“The International Association of Cape Horners, the President Robin Knox-Johnston, the Vice President Jean-Luc Van Den Heede congratulate you on rounding the Horn on Sagarmatha. A great achievement even though you are no longer part of the GGR Race. We wish you well on the home run to Les Sables d’Olonne.

Updated News on Friday February 10, 2023

They Battle On

Kirsten Neuschafer in heavy weather gear on boat in rough seas
Kirsten Neuschäfer Credit: Kirsten Neuschäfer / GGR2022

Simon Curwen (UK) has had to admit defeat. After sailing so spectacularly he has had to drop out of the main race due to a broken windvane. He is now in Chile doing all the necessary repairs. He will continue but in the Chichester Class.

Simon Curwen on boat bad weather and one sail
Simon Curwen arriving in Chile

Meanwhile the four sailors left have faced some pretty difficult conditions, particularly Kirsten Neuchäfer (ZAF) and Abhilash Tomy (IND) who weathered heavy storms. They have 800 and 1000 miles to go to Cape Horn and 7 days before they meet the next low pressure system.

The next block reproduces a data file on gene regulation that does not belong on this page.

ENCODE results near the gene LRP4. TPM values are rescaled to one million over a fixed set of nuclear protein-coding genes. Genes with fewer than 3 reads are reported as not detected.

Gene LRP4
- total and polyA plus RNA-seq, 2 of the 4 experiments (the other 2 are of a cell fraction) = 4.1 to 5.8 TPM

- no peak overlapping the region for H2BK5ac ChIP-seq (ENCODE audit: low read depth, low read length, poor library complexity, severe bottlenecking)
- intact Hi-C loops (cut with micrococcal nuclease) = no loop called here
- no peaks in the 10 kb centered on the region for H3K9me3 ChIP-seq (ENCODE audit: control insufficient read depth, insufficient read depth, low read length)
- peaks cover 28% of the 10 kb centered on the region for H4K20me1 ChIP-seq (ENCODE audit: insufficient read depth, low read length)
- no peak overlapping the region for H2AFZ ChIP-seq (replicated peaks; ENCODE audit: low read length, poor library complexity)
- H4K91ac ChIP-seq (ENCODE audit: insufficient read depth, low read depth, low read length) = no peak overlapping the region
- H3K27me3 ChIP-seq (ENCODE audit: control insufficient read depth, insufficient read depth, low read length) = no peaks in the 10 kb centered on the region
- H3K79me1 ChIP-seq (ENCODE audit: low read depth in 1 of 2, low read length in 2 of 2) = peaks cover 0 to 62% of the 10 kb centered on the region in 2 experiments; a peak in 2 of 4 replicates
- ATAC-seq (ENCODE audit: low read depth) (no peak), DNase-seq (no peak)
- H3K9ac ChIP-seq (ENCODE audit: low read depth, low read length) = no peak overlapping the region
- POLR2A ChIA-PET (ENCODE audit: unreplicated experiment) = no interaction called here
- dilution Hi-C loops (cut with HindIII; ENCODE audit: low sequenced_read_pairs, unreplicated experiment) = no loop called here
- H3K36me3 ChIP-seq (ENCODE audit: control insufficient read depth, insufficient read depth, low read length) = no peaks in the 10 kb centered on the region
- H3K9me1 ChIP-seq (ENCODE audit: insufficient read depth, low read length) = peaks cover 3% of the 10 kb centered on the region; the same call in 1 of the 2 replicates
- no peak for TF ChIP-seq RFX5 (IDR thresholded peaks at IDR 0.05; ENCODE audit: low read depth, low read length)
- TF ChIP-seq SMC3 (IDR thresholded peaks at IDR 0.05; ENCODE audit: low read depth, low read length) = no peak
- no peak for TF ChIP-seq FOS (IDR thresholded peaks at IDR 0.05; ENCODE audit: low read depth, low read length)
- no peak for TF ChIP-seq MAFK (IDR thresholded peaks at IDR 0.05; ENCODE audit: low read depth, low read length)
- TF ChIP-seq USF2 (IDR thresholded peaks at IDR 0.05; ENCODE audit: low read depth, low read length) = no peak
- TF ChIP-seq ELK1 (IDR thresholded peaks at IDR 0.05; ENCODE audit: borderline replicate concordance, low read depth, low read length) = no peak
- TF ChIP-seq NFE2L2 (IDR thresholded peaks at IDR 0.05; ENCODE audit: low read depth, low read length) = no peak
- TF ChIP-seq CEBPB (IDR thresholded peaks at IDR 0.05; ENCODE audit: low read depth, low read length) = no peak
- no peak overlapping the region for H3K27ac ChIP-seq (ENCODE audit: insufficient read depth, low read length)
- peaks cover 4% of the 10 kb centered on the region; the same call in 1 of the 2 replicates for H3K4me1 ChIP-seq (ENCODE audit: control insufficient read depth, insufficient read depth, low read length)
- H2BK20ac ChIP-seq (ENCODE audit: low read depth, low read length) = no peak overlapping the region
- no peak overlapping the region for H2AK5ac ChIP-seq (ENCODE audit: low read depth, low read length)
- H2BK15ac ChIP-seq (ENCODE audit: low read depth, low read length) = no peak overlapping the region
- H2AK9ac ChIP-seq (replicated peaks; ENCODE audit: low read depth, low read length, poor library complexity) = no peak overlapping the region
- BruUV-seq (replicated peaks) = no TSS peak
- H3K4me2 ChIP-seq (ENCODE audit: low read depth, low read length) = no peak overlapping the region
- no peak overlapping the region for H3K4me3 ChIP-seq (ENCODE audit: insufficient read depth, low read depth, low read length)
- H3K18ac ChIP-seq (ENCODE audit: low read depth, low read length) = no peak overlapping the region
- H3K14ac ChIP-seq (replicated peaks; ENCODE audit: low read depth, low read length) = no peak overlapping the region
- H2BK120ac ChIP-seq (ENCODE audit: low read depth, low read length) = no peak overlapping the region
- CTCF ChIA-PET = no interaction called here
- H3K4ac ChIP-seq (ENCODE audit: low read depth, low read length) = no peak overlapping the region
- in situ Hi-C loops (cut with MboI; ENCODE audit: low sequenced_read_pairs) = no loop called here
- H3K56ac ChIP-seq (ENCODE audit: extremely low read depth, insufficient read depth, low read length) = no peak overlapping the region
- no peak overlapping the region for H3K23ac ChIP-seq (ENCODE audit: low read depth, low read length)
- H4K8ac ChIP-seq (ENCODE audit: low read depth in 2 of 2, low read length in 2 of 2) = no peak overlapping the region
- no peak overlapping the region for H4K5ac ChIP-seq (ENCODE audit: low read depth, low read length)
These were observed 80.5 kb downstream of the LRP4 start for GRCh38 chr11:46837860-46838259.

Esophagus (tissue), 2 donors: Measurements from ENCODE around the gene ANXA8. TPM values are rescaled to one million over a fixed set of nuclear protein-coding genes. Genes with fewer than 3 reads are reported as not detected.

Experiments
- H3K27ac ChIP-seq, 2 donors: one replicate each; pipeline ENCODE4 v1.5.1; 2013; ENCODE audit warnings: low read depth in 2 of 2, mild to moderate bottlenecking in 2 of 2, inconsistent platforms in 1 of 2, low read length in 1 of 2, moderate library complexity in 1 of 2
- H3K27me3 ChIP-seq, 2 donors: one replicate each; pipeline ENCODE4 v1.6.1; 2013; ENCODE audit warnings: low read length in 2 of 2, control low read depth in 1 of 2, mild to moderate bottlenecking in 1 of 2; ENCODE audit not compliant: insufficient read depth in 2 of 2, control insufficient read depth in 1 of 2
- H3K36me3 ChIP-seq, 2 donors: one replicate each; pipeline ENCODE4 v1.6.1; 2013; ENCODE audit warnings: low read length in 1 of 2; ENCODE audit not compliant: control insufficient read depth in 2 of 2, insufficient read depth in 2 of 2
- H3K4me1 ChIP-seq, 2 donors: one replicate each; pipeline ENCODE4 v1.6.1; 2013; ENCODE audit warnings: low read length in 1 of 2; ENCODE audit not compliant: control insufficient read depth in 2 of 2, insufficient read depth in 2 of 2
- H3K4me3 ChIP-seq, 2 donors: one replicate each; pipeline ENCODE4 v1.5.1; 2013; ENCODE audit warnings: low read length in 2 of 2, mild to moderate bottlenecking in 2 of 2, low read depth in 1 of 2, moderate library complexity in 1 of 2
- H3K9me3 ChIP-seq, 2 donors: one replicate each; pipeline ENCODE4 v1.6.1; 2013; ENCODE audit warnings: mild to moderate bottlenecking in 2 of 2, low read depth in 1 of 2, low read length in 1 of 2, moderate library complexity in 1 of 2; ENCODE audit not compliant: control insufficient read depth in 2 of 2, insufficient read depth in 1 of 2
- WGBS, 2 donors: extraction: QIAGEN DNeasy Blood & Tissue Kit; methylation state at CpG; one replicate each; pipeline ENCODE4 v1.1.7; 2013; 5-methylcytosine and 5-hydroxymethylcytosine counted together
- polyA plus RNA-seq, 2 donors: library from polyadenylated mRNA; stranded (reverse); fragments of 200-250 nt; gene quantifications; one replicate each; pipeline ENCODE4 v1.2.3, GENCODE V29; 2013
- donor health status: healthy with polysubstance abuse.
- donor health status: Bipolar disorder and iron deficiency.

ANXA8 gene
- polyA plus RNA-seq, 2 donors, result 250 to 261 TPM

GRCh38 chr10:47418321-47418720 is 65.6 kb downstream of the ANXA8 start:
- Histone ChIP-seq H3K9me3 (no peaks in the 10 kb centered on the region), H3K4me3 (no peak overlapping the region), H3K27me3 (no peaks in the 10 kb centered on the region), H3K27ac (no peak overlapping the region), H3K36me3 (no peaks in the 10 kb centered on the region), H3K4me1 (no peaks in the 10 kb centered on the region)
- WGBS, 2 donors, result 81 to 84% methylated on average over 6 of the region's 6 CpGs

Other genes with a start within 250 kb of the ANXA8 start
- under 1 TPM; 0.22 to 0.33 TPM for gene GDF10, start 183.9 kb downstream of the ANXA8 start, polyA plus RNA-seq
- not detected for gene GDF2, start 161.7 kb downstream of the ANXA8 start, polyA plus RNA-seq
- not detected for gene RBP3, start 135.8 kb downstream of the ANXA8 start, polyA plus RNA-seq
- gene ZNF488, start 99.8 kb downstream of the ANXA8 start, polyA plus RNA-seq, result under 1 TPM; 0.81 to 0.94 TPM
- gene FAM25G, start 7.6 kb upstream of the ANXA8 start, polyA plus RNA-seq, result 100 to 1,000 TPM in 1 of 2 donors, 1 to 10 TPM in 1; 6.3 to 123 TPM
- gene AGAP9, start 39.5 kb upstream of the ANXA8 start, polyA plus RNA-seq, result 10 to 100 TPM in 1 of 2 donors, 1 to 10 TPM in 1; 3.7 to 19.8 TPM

Behind them Michael Guggenberger (AUT) is sailing well followed by Ian Herbert Jones (UK) who is having problems with unstable winds and seas. 

In the Chichester class and still contending are Jeremy Bagshaw (RSA) who is just ahead of Ian Herbert-Jones.

Guy Waites is near Hobart and about to arrive.

Updated News on Saturday Jan 29, 2023

Disaster for the Leader!

Simon Curwen in calm weather in golden globe race 2022 with red boat and sails with howdens, sponsors
Simon Curwen Photo: Bernard Gergaud

Simon Curwen (UK) was doing everything right. But yesterday disaster struck the leader. 1,200 miles northwest of Cape Horn, he had weathered the worst of a deep depression in 40 knots and a 6-metre sea. Then the boat came off a wave and the boat sheared a shaft on the topside of the vane body which connects the wind sensor. He thinks this is irreplaceable and he had no spare on board as he was keeping the weight down. He cannot replace the broken part. 

He sails on – under a storm jib and lashed tiller. But what to do? The weather is fair and he can continue to Cape Horn. If he needs replacement parts he will have to downgrade to Chichester Class. It’s a long way to Les Sables d’Olonne! 
He is being pursued by Abhilash Tomy ( IND)and Kirsten Neuschäfer (RSA), currently 50 miles apart, 1200 miles west of Simon.

More Troubles for the Remaining Sailors

It’s Either Water…